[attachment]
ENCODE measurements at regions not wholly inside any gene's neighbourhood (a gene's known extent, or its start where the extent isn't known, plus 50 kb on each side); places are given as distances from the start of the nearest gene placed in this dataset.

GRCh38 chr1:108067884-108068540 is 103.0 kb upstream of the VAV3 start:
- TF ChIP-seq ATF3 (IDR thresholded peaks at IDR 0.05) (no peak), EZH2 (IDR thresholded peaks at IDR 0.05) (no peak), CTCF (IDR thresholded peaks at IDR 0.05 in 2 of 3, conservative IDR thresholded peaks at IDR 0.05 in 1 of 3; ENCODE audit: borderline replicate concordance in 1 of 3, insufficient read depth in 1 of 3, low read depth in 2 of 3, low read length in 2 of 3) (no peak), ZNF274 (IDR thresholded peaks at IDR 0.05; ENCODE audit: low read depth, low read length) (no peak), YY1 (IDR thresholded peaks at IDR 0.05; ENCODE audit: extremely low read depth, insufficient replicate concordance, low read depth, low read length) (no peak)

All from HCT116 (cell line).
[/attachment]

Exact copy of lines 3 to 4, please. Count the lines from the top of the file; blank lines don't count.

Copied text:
- TF ChIP-seq ATF3 (IDR thresholded peaks at IDR 0.05) (no peak), EZH2 (IDR thresholded peaks at IDR 0.05) (no peak), CTCF (IDR thresholded peaks at IDR 0.05 in 2 of 3, conservative IDR thresholded peaks at IDR 0.05 in 1 of 3; ENCODE audit: borderline replicate concordance in 1 of 3, insufficient read depth in 1 of 3, low read depth in 2 of 3, low read length in 2 of 3) (no peak), ZNF274 (IDR thresholded peaks at IDR 0.05; ENCODE audit: low read depth, low read length) (no peak), YY1 (IDR thresholded peaks at IDR 0.05; ENCODE audit: extremely low read depth, insufficient replicate concordance, low read depth, low read length) (no peak)

All from HCT116 (cell line).